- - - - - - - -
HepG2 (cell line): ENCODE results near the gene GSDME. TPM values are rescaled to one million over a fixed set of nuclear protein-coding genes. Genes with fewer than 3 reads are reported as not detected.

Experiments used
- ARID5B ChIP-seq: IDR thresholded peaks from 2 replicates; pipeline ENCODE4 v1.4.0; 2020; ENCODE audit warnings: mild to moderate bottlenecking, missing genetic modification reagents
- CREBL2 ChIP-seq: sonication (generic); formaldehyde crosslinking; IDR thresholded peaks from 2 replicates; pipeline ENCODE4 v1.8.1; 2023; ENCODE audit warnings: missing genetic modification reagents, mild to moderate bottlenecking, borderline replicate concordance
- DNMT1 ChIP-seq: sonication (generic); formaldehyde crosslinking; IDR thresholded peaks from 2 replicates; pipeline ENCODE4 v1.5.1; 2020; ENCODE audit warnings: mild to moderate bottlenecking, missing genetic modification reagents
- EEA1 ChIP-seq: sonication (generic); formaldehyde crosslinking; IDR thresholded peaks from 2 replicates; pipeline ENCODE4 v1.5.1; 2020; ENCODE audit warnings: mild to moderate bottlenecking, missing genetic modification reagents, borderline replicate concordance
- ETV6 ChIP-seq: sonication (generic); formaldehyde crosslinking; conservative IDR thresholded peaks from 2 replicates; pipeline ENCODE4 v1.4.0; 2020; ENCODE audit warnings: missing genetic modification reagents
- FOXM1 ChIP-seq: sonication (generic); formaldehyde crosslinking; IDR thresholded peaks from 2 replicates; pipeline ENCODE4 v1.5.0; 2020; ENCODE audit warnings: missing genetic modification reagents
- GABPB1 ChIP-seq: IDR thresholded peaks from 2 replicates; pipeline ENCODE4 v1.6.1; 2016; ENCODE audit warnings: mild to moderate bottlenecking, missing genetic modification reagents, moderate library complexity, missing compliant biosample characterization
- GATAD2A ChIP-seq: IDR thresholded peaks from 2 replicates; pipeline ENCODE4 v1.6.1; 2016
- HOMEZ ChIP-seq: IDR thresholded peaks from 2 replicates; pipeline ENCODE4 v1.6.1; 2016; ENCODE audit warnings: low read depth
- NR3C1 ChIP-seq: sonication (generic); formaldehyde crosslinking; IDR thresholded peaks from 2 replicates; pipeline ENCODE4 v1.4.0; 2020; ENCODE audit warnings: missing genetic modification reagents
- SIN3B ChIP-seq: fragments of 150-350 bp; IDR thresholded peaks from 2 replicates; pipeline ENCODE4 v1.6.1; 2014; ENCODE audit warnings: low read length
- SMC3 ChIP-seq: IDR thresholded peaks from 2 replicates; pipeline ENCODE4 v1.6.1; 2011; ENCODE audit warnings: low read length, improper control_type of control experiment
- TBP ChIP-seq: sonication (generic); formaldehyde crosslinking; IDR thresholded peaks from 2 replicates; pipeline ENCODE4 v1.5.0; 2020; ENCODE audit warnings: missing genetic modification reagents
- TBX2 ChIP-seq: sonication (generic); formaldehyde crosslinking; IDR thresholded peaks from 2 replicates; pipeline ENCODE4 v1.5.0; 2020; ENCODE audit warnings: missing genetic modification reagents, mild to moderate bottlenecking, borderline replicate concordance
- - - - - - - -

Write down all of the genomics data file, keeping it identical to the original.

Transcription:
HepG2 (cell line): ENCODE results near the gene GSDME. TPM values are rescaled to one million over a fixed set of nuclear protein-coding genes. Genes with fewer than 3 reads are reported as not detected.

Experiments used
- ARID5B ChIP-seq: IDR thresholded peaks from 2 replicates; pipeline ENCODE4 v1.4.0; 2020; ENCODE audit warnings: mild to moderate bottlenecking, missing genetic modification reagents
- CREBL2 ChIP-seq: sonication (generic); formaldehyde crosslinking; IDR thresholded peaks from 2 replicates; pipeline ENCODE4 v1.8.1; 2023; ENCODE audit warnings: missing genetic modification reagents, mild to moderate bottlenecking, borderline replicate concordance
- DNMT1 ChIP-seq: sonication (generic); formaldehyde crosslinking; IDR thresholded peaks from 2 replicates; pipeline ENCODE4 v1.5.1; 2020; ENCODE audit warnings: mild to moderate bottlenecking, missing genetic modification reagents
- EEA1 ChIP-seq: sonication (generic); formaldehyde crosslinking; IDR thresholded peaks from 2 replicates; pipeline ENCODE4 v1.5.1; 2020; ENCODE audit warnings: mild to moderate bottlenecking, missing genetic modification reagents, borderline replicate concordance
- ETV6 ChIP-seq: sonication (generic); formaldehyde crosslinking; conservative IDR thresholded peaks from 2 replicates; pipeline ENCODE4 v1.4.0; 2020; ENCODE audit warnings: missing genetic modification reagents
- FOXM1 ChIP-seq: sonication (generic); formaldehyde crosslinking; IDR thresholded peaks from 2 replicates; pipeline ENCODE4 v1.5.0; 2020; ENCODE audit warnings: missing genetic modification reagents
- GABPB1 ChIP-seq: IDR thresholded peaks from 2 replicates; pipeline ENCODE4 v1.6.1; 2016; ENCODE audit warnings: mild to moderate bottlenecking, missing genetic modification reagents, moderate library complexity, missing compliant biosample characterization
- GATAD2A ChIP-seq: IDR thresholded peaks from 2 replicates; pipeline ENCODE4 v1.6.1; 2016
- HOMEZ ChIP-seq: IDR thresholded peaks from 2 replicates; pipeline ENCODE4 v1.6.1; 2016; ENCODE audit warnings: low read depth
- NR3C1 ChIP-seq: sonication (generic); formaldehyde crosslinking; IDR thresholded peaks from 2 replicates; pipeline ENCODE4 v1.4.0; 2020; ENCODE audit warnings: missing genetic modification reagents
- SIN3B ChIP-seq: fragments of 150-350 bp; IDR thresholded peaks from 2 replicates; pipeline ENCODE4 v1.6.1; 2014; ENCODE audit warnings: low read length
- SMC3 ChIP-seq: IDR thresholded peaks from 2 replicates; pipeline ENCODE4 v1.6.1; 2011; ENCODE audit warnings: low read length, improper control_type of control experiment
- TBP ChIP-seq: sonication (generic); formaldehyde crosslinking; IDR thresholded peaks from 2 replicates; pipeline ENCODE4 v1.5.0; 2020; ENCODE audit warnings: missing genetic modification reagents
- TBX2 ChIP-seq: sonication (generic); formaldehyde crosslinking; IDR thresholded peaks from 2 replicates; pipeline ENCODE4 v1.5.0; 2020; ENCODE audit warnings: missing genetic modification reagents, mild to moderate bottlenecking, borderline replicate concordance